Doing the ordinary with extraordinary love: St. Theresa’s in Sugar Land
July 10, 2018
Daniel Cardinal DiNardo visits parishioners at St. Theresa Catholic Church in Sugar Land. The parish was established 90 years ago. Photo courtesy of St. Theresa Catholic Church in Sugar Land.
Editor's Note: This article is the first in a series on parishes that are adopting Pastoral Plans by responding to Galveston-Houston’s multiculturalism with active mercy through stewardship and service. These articles highlight parishes addressing demographic opportunities in their community and implementing spirituality of communion promoting the Archdiocese’s diverse cultural viewpoints, practices and contributions.
SUGAR LAND — For almost a century a sustained effort of clergy and lay community, with the intercession of their patron saint and under the continued guidance of the Holy Spirit, have created a space to reset the mind to the Lord, celebrated the abundant diversity of Catholic life and strived to be one heart and one soul.
St. Thérèse of Lisieux, “the little flower,” has been pronounced as one of the most popular, approachable saints because of her exceedingly effective model of sanctity in her very short life. She often spoke of “giving always” and to “not fail in our love towards our neighbor.”
St. Theresa Catholic Church was established 90 years ago in Sugar Land. It has always been an energetic community whose mission is “to teach Christ’s saving doctrine and to practice charity of the Lord in good works and brotherly love.”
One characteristic of the parish is its ethnic diversity. Due in part to the Imperial sugar mill, factories and farming, it is no surprise that the parishioner base at the church has always represented so many corners of the world — Anglos, African Americans, Vietnamese, Filipinos and Hispanics from Mexico, Central American and South America. St. Theresa may be a perfect reflection of the vibrant and multi-culturally diverse faith communities that make up the Archdiocese.
With such a blend of parishioners, the pastoral leadership and parishioners have always acknowledged the individual needs of its community and developed ministries and programs that shaped the church community and allowed it to blossom and thrive.
Deacon Gilbert Rodriguez, coordinator of Hispanic Ministries, said, “St. Theresa’s has always strived to be a welcoming place — one that draws people to holiness, not just a meeting place.”
This effort started with the first pastor who celebrated Mass in Sugar Land, Father I.P. Tonson, OMI, of the Oblate Fathers of Mary Immaculate and continues today with Father Eurel Manzano.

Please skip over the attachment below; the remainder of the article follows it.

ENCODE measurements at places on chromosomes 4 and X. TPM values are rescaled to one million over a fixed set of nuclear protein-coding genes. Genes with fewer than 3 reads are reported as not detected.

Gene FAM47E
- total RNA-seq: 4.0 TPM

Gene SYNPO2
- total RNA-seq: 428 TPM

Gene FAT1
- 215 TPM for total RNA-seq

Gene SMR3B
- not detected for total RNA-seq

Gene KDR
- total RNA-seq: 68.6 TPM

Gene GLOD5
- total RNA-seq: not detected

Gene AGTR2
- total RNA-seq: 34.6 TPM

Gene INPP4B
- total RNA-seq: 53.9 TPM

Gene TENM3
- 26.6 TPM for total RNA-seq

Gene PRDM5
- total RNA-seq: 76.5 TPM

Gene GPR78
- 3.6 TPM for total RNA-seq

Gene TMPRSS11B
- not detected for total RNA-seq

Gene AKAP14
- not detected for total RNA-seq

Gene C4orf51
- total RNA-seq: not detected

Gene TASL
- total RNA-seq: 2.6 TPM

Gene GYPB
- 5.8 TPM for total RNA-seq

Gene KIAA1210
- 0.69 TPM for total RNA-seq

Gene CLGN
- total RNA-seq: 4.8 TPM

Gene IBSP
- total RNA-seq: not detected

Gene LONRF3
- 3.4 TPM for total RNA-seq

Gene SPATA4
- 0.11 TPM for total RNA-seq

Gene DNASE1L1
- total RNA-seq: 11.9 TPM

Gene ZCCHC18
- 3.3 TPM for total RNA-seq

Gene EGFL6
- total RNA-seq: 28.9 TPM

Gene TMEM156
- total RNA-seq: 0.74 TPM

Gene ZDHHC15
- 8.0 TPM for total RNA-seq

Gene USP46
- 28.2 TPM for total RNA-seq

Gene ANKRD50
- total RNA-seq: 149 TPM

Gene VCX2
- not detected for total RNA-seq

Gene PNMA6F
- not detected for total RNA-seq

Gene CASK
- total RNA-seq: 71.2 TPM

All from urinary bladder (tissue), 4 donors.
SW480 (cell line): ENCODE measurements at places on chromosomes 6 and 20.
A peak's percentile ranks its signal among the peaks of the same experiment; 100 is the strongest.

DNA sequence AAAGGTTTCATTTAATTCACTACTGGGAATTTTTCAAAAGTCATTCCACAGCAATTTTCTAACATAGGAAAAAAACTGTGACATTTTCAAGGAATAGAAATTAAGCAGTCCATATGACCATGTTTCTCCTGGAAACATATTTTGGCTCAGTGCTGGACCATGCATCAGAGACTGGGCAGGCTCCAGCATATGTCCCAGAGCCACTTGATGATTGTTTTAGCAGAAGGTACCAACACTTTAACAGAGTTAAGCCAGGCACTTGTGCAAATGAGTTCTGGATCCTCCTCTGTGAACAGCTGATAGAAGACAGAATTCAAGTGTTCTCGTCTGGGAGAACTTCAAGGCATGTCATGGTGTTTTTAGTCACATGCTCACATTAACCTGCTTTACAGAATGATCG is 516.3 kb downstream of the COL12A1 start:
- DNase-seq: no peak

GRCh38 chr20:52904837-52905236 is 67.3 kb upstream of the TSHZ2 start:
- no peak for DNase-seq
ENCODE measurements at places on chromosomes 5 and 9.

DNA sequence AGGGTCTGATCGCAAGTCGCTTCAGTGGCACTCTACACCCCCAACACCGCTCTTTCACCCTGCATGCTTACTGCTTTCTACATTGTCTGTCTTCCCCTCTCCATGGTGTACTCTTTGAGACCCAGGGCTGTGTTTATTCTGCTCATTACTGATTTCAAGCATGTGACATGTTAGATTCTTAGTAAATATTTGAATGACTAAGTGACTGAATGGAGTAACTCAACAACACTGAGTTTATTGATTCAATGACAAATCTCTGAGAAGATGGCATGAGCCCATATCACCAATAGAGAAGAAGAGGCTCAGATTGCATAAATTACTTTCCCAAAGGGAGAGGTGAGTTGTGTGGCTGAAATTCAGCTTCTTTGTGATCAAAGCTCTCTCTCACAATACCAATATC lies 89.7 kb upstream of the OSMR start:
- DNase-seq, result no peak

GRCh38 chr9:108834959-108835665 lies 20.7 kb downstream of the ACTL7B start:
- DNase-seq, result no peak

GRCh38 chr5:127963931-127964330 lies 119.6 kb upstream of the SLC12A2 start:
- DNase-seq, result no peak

“When we remodeled and expanded the sanctuary, great care was taken to create an atmosphere of peace and harmony that preserves the reverence and sanctity of the church and allows those who enter to ‘reset’ their mind to celebrate the extraordinary authenticity of Mass,” he said.
Deacon Rodriguez spoke enthusiastically of the church’s Hispanic ministries. He is particularly proud of the opportunities the church offers to Hispanic parishioners, especially those whose English is not particularly strong.
The church offers two Masses in Spanish each weekend and provides missalettes in Spanish. There is also a Hispanic choir at Sunday’s 8 a.m. Mass. With so much emphasis on its faith formation objectives, St. Theresa’s offers CCE classes in English and Spanish.
Deacon Rodriguez said, “Faith is taught and lived out within the family, and it is important that we support parents and guardians with a catechesis that can either flow down or percolate up. Offering CCE classes in Spanish empowers the youth of our church to bring teachings into the home and share their enthusiasm for the Catholic faith.”
As the parish has grown to nearly 5,000 households, the pastoral council rekindled its hospitality committee to create a welcoming and loving environment where participants can feel the genuine warmth within its community and worship as one.
“It is always wonderful to see the Holy Spirit guiding our parish family to come together fully as witnesses and models of faith,” Deacon Rodriguez said.
In the words of its patron saint, “If we want to live a life of love of God, we must not fail in our love towards our neighbor,” the community of St. Theresa personifies Thérèse’s spirituality of doing the ordinary, with extraordinary love.